In his seminal thesis titled Pedagogy of the Oppressed, Paulo Freire wrote: “One cannot expect positive results from an educational or political action program which fails to respect the particular view of the world held by the people.” Thomas A. Morgan’s Tomorrow’s Hope shows us the implications of the same, describing a world where education is treated as a privilege rather than a fundamental right. It also reassures that change is possible if it is relentlessly pursued by motivated educators who will do what it takes to secure the future of younger generations.
At the start of the documentary, Chicago Mayor Lori Lightfoot informs us of the appalling fact that 5.5 million American children live in poverty, and half of them do not have access to proper educational resources. At the start of 2021, that figure had gone up to almost 11 million due to the unprecedented destruction of the COVID-19 pandemic. It is important to keep that reality in mind while watching Tomorrow’s Hope because this is the story of the children who did make it. The ones who slipped through the cracks of the system are mentioned in passing in anecdotal recollections of gang violence and crime.
“…it introduces us to children who are actually looking forward to a better world and who aren’t afraid to express themselves.”
We listen to the dreams of bright Chicago students like Jamal, Crystal, and Jalen, who aspire to go into diverse fields like medicine, psychology, and sound engineering. They have been given the courage to dream by inspiring educators like Jackie Robinson, facilitated by the support of Educare – an early childhood educational institution. Tomorrow’s Hope focuses its investigation on the operation of Educare and non-profit organizations like The Ounce of Prevention Fund, delineating how these institutions have contributed to the upliftment of marginalized communities in Chicago who the underfunded public school system has long underserved.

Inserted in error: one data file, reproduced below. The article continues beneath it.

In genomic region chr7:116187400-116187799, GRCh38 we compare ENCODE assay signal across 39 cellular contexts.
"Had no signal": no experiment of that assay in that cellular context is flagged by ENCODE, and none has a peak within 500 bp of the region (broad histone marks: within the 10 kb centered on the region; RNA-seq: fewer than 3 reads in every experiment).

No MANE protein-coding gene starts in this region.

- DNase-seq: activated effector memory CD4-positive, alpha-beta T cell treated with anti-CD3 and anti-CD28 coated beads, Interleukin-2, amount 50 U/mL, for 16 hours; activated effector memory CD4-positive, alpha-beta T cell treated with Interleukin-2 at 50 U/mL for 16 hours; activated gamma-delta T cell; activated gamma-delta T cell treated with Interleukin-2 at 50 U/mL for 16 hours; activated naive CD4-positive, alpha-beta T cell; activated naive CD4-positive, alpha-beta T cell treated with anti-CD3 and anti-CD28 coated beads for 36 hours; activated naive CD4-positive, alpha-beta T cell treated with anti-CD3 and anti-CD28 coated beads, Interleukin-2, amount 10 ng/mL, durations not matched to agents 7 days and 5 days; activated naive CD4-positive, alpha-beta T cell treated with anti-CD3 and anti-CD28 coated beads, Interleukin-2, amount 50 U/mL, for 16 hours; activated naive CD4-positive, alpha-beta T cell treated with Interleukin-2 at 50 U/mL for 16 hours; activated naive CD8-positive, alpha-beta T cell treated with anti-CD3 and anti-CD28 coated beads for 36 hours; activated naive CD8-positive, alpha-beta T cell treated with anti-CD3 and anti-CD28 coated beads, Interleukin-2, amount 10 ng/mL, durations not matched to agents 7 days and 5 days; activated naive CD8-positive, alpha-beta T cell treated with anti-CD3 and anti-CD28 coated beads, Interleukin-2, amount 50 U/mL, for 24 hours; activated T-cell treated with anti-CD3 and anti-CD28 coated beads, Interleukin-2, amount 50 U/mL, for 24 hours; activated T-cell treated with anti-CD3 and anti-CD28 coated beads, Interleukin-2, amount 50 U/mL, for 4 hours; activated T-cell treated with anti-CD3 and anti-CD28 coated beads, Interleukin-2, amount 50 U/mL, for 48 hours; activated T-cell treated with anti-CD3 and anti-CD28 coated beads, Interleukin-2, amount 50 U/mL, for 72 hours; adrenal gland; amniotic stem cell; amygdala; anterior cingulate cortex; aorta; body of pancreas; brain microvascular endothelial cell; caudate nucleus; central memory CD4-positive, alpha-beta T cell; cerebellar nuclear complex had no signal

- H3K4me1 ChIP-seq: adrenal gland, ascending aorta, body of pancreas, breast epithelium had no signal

Through dialogic interactions with driven teachers such as Miss Robinson, documentarian Thomas A. Morgan reveals the key problems that plague the educational sector. The people at Educare have figured out that the key to a child’s sustainable education lies in the engagement of the parents, recognising that educating the parents is imperative to their ultimate goal. By contextualising the success story of Educare within a broader history of violence, displacement, and “development” in Chicago, Morgan conducts a necessary examination of the problematic past as well as the precarious present.
Although the documentary broadcasts the urgency of radical reforms and resources for better educational frameworks, it fails to get a complete picture of the broken system since its runtime is less than an hour. However, it serves its purpose of urging people to think more deeply about the undeniable impact of education on those who have been routinely neglected. It is extremely easy for future generations to be disillusioned by the encroaching reality of climate change and other factors that threaten to annihilate our civilisation. That’s why Tomorrow’s Hope is refreshing. It introduces us to children who are actually looking forward to a better world and who aren’t afraid to express themselves.
"…serves its purpose of urging people to think more deeply about the undeniable impact of education..."